Investigation of the application of an enzyme-based biodegradability test method to a municipal solid waste biodrying process

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dc.contributor.author Wagland, Stuart Thomas -
dc.contributor.author Godley, Andrew R. -
dc.contributor.author Tyrrel, Sean F. -
dc.date.accessioned 2011-07-15T23:08:10Z
dc.date.available 2011-07-15T23:08:10Z
dc.date.issued 2011-07-01T00:00:00Z -
dc.identifier.citation S.T. Wagland, A.R. Godley and S.F. Tyrrel, Investigation of the application of an enzyme-based biodegradability test method to a municipal solid waste biodrying process, Waste Management, Volume 31, Issue 7, July 2011, Pages 1467-1471.
dc.identifier.issn 0956-053X -
dc.identifier.uri http://dx.doi.org/10.1016/j.wasman.2011.02.025 -
dc.identifier.uri http://dspace.lib.cranfield.ac.uk/handle/1826/5703
dc.description.abstract This paper presents a study to evaluate the recently developed enzymatic hydrolysis test (EHT) through its repeated application to a waste treatment process. A single waste treatment facility, involving a biodrying process, has been monitored using three different methods to assess the biodegradable content of the organic waste fractions. These test methods were the anaerobic BMc, aerobic DR4 and the EHT, which is a method based on the enzymatic hydrolysis of the cellulosic content of waste materials. The input municipal solid waste (MSW) and the output solid recovered fuel (SRF) and organic fines streams were sampled over a period of nine months from a single mechanical biological treatment (MBT) facility. The EHT was applied to each stream following grinding to <10 mm and <2 mm, in order to investigate the effect of particle size on the release of dissolved organic carbon (DOC) from enzyme hydrolysis. The output organic fines were found to more biodegradable than the MSW input and SRF output samples in each of the test methods, significantly (p<0.05) for the EHT and DR4 methods, on the basis of DOC released and oxygen consumed respectively. The variation between sample replicates for the EHT was higher where sample sizes of <2 mm were analysed compared to sizes of <10 mm, and the DOC release at each phase of the EHT was observed to be higher when using particle sizes of <2 mm. Despite this, additional sample grinding from the <10 mm to a smaller particle size of <2 mm is not sufficiently beneficial to the analysis of organic waste fractions in the EHT method. Finally, it was concluded that as similar trends were observed for each test method, this trial confirms that EHT has the potential to be deployed as a practical operational biodegradability monitoring tool. en_UK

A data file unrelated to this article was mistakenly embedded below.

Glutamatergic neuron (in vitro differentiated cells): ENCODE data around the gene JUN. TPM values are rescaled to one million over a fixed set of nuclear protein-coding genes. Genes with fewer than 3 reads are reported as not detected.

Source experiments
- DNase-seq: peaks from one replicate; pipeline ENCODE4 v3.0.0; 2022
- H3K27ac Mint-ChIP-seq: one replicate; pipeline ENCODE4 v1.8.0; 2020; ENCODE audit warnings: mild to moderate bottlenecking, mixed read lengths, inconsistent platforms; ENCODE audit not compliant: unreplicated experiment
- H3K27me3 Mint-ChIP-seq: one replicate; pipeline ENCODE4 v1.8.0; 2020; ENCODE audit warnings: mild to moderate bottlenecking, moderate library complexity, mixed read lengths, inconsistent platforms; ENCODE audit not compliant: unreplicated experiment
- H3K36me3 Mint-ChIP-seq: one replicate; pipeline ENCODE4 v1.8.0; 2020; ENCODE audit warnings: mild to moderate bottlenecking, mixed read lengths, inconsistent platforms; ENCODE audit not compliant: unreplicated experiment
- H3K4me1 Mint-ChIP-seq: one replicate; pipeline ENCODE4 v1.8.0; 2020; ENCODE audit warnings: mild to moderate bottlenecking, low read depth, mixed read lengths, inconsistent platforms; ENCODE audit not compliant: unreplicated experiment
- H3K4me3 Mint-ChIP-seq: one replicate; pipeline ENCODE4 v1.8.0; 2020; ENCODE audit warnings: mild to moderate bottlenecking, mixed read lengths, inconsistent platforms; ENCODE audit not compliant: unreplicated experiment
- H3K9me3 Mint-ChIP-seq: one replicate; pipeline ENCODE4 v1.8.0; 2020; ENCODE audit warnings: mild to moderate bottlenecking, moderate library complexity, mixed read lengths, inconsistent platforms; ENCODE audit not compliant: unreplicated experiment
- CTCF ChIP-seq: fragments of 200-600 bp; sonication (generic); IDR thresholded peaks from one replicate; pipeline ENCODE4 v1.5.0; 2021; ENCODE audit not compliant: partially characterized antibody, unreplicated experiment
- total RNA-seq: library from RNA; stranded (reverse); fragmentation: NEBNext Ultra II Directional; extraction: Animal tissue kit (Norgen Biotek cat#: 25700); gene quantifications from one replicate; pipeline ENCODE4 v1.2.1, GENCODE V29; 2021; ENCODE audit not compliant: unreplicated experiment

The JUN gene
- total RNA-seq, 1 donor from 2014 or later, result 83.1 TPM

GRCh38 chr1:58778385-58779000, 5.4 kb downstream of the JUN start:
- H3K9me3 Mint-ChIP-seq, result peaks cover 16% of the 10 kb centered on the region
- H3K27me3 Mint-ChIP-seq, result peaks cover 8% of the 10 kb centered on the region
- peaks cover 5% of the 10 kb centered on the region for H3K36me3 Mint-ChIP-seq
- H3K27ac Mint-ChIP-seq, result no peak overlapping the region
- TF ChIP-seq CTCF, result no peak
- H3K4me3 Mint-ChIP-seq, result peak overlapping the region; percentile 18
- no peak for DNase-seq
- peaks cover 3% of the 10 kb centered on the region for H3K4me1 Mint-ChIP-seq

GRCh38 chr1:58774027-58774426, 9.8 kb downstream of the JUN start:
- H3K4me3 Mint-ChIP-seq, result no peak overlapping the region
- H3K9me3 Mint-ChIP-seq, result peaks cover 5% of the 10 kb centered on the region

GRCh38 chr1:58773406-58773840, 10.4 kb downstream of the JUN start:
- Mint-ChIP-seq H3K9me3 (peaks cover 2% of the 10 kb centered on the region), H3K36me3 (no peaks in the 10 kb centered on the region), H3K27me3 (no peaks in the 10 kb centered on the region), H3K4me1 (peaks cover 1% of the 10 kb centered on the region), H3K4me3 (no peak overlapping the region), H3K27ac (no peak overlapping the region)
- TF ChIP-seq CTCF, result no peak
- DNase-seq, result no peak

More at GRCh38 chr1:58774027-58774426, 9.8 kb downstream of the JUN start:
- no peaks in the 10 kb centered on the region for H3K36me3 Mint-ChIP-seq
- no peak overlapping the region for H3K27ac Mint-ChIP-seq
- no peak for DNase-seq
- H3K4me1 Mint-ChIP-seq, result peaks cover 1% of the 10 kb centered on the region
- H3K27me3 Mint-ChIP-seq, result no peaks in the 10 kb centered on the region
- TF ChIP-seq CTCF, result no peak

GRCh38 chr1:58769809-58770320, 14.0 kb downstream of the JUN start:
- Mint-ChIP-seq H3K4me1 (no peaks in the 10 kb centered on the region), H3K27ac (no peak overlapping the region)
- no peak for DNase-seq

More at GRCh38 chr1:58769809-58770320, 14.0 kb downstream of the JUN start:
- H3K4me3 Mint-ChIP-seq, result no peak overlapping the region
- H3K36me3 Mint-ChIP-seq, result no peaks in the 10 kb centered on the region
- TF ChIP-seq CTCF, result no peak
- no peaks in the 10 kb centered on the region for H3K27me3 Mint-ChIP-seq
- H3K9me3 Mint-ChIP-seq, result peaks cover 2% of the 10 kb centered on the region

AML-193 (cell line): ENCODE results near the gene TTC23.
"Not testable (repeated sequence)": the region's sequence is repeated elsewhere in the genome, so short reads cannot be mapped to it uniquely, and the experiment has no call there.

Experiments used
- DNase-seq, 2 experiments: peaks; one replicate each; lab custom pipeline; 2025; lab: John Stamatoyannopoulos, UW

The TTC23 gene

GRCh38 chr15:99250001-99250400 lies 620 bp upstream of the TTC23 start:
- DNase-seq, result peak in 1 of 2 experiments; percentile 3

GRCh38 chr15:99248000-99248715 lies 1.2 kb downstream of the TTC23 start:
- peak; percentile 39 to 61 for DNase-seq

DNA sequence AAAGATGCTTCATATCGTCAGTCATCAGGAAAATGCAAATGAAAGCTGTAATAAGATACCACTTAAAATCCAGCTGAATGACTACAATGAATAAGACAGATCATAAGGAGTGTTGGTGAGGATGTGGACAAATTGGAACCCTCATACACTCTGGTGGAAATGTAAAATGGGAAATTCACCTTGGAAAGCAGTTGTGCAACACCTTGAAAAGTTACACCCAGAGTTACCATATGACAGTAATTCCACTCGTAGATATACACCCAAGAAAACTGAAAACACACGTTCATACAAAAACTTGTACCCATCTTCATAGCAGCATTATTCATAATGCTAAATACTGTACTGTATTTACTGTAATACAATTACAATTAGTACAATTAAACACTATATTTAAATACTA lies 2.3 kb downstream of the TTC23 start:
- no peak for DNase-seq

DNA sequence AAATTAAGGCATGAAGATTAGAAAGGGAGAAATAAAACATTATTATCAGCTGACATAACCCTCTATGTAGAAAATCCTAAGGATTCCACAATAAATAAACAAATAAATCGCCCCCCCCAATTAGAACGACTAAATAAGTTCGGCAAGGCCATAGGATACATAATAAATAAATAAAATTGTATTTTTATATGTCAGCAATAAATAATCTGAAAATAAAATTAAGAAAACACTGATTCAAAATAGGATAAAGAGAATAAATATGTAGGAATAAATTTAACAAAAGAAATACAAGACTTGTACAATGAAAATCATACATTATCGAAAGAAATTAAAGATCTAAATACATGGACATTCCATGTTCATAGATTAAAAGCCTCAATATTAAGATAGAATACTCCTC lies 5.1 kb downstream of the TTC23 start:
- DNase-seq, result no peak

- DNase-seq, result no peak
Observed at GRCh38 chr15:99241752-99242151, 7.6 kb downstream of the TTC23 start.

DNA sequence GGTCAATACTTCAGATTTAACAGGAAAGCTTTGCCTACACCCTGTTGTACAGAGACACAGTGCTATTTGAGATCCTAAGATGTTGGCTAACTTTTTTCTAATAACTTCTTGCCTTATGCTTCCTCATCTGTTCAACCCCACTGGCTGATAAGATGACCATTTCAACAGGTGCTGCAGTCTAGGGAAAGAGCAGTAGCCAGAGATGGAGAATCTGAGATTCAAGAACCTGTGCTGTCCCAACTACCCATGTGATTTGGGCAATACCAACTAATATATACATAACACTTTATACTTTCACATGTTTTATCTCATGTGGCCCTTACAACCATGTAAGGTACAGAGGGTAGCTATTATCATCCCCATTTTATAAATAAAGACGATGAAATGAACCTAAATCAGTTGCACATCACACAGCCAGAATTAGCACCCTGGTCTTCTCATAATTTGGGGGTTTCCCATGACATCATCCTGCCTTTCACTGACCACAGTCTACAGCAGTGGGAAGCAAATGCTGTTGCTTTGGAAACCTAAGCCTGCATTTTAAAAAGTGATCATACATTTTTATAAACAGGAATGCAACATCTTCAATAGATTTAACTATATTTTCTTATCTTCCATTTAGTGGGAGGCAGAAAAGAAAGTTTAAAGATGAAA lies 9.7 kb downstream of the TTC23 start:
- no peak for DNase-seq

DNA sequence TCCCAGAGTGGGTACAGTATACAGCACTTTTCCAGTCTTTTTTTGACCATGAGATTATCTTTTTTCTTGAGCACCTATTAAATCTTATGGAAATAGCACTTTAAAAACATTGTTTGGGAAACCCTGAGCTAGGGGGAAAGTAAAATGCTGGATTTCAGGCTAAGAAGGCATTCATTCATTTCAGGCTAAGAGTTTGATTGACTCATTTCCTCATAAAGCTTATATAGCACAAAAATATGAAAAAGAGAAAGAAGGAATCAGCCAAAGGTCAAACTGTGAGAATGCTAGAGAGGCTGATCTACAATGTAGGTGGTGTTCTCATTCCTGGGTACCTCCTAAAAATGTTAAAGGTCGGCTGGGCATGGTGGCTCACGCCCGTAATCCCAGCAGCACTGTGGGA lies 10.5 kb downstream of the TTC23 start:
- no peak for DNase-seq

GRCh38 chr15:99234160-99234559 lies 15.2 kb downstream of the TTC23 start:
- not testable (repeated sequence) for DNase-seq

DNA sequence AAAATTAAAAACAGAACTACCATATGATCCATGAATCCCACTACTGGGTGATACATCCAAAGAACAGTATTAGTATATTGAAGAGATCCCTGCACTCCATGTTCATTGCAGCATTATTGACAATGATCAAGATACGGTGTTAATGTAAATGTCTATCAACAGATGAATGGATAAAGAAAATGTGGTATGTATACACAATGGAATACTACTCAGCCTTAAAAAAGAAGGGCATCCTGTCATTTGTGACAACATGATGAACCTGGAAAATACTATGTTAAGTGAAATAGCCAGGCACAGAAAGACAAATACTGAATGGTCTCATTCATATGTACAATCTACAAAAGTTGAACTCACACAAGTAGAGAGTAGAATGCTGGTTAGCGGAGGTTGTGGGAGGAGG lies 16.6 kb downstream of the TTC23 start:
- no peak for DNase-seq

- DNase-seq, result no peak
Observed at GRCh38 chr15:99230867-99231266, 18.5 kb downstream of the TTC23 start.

dc.language.iso en_UK en_UK
dc.publisher Elsevier Science B.V., Amsterdam. en_UK
dc.rights NOTICE: this is the author’s version of a work that was accepted for publication in Waste Management. Changes resulting from the publishing process, such as peer review, editing, corrections, structural formatting, and other quality control mechanisms may not be reflected in this document. Changes may have been made to this work since it was submitted for publication. A definitive version was subsequently published in Waste Management, VOL 31, ISSUE 7, (2011) DOI:10.1016/j.wasman.2011.02.025
dc.title Investigation of the application of an enzyme-based biodegradability test method to a municipal solid waste biodrying process en_UK
dc.type Article en_UK


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